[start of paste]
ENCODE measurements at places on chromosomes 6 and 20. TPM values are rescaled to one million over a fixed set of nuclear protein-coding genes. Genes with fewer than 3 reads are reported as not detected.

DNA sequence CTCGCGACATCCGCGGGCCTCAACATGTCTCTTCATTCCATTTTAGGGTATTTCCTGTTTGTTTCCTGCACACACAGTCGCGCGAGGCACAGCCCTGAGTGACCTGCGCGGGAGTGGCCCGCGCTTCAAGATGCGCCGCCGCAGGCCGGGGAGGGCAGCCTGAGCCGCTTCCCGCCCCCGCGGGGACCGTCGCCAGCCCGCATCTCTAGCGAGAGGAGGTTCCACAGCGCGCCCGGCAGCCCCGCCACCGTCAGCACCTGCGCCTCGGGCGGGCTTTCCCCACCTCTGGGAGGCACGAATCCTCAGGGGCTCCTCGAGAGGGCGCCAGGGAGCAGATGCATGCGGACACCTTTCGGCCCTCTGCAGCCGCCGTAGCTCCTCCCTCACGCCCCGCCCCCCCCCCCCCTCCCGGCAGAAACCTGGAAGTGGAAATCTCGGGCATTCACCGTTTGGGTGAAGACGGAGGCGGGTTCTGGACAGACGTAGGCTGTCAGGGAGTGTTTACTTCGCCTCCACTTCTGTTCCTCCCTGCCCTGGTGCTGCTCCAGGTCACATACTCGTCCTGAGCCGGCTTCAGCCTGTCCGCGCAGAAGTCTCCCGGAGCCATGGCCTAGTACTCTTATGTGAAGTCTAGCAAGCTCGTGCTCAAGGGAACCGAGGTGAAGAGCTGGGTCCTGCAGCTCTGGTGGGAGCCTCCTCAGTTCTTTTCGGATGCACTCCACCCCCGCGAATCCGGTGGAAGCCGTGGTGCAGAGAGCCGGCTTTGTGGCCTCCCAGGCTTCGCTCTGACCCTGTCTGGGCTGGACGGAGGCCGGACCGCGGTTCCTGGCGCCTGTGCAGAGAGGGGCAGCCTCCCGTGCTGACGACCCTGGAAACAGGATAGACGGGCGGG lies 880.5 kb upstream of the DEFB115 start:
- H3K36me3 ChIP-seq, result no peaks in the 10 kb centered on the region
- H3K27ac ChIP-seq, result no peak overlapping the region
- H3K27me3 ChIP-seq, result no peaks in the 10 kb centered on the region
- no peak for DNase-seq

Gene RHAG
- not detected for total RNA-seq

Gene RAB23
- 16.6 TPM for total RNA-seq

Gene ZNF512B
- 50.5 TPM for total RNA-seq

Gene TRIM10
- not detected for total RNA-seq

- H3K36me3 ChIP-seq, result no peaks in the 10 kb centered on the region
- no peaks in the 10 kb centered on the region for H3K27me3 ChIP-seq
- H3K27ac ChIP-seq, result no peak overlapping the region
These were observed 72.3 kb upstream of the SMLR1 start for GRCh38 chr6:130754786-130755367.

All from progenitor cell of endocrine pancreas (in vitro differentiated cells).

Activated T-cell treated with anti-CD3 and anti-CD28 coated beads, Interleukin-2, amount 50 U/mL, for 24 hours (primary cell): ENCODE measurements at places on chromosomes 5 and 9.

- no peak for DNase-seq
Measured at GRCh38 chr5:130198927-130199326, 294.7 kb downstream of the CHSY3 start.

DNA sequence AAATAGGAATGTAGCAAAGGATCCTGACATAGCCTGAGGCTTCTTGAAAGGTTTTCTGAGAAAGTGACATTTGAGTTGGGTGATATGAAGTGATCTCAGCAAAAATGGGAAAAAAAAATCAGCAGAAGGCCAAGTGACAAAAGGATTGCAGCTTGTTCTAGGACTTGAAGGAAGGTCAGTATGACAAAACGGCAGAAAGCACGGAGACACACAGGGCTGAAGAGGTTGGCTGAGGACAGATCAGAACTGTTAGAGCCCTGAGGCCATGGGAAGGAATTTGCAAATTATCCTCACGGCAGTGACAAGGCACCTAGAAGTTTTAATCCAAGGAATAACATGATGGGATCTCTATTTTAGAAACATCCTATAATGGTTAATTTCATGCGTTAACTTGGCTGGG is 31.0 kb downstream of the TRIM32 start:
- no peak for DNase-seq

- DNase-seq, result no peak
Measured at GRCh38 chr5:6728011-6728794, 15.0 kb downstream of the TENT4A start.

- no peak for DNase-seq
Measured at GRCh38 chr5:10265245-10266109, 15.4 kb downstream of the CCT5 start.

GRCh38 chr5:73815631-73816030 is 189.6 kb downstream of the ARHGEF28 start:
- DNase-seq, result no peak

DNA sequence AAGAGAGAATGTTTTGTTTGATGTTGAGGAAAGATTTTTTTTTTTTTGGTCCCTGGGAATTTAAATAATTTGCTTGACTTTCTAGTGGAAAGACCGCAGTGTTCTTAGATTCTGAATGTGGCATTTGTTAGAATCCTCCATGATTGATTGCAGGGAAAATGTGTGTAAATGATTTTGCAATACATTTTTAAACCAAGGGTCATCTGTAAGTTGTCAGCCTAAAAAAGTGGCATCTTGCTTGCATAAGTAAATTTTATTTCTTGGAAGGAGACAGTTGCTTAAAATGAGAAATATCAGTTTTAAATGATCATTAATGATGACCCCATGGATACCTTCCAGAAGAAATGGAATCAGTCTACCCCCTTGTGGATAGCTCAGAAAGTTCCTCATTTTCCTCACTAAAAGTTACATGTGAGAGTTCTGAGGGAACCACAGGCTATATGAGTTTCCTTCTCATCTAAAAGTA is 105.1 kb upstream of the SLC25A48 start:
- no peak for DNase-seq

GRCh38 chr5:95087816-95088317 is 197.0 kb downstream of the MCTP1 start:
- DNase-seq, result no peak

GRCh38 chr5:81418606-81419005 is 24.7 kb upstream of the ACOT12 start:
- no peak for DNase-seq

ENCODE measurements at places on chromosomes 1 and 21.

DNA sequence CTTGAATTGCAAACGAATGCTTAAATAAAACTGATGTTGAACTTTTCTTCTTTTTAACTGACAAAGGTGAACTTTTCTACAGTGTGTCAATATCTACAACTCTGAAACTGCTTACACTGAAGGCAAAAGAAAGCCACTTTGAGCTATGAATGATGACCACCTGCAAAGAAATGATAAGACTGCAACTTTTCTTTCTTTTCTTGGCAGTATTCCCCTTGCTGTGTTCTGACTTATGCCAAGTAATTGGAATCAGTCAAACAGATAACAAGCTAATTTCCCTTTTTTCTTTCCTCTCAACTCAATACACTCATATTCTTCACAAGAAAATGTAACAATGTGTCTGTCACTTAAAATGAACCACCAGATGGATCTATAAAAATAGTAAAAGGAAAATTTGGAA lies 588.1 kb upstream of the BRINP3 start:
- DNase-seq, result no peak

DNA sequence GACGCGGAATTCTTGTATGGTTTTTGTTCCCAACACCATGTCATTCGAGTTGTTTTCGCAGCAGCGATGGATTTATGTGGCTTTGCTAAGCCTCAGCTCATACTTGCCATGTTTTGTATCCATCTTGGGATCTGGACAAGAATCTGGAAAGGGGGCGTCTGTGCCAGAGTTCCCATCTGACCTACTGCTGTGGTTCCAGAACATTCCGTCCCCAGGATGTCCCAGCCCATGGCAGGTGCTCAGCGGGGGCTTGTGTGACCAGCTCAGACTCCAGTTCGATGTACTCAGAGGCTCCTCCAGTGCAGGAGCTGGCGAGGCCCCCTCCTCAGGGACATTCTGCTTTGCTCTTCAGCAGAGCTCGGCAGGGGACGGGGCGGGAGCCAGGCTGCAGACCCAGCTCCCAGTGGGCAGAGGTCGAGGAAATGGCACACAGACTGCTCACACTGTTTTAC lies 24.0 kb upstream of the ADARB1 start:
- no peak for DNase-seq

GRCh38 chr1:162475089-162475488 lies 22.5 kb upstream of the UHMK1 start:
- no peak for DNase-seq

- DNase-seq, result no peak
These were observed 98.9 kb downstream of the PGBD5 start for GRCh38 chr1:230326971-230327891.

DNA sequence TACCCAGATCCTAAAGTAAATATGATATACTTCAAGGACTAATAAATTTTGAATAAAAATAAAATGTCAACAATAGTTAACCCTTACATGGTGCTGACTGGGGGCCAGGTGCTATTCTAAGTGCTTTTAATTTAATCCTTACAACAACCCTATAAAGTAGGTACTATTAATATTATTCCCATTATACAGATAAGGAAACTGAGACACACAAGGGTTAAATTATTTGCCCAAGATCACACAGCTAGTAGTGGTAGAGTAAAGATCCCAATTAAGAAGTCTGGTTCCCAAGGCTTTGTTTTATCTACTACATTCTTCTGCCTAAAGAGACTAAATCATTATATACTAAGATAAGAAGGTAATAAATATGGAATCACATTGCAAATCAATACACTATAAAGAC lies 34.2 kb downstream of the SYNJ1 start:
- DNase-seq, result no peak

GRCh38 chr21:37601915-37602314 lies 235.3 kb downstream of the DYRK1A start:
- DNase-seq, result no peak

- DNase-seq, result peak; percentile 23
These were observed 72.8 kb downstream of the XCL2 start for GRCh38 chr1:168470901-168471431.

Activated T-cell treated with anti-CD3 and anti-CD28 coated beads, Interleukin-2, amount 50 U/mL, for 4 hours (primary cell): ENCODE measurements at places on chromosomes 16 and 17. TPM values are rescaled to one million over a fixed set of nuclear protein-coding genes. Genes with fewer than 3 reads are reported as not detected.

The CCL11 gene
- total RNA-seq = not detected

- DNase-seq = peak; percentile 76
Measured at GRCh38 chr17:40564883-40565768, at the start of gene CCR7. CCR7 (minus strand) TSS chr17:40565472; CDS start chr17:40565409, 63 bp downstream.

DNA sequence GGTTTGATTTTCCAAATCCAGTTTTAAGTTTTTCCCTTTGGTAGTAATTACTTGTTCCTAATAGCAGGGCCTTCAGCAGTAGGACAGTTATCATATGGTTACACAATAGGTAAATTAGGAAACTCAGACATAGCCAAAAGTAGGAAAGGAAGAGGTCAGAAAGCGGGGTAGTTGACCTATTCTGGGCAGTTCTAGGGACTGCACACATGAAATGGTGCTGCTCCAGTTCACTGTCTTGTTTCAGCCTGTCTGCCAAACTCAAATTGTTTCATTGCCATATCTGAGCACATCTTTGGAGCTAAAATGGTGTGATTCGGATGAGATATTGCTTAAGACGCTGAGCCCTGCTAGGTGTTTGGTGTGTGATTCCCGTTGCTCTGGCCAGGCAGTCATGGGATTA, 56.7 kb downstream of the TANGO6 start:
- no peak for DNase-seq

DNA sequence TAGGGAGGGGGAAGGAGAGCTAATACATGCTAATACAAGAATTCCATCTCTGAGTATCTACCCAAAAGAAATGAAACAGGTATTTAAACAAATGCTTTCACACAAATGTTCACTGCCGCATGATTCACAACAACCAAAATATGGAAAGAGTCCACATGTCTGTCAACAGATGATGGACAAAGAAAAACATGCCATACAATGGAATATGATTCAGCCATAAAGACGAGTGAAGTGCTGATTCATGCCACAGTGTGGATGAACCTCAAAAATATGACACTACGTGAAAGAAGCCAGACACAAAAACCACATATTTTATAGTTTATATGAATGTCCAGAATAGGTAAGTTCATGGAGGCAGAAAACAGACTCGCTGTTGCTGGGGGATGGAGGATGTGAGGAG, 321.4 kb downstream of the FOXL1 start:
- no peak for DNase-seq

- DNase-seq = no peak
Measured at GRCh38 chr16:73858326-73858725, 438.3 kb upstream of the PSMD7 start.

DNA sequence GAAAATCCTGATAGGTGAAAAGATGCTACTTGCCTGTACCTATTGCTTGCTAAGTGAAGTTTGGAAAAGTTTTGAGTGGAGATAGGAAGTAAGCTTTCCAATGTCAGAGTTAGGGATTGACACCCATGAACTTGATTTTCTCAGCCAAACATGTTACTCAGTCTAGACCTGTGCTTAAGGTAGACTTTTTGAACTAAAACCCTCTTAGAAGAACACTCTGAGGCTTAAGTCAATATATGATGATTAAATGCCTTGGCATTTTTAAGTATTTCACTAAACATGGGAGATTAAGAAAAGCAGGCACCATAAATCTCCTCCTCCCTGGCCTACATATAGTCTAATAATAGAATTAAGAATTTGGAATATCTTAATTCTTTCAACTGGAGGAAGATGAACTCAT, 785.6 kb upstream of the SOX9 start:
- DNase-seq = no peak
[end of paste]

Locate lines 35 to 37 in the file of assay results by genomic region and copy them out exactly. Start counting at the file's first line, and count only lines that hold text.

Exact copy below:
GRCh38 chr5:81418606-81419005 is 24.7 kb upstream of the ACOT12 start:
- no peak for DNase-seq

ENCODE measurements at places on chromosomes 1 and 21.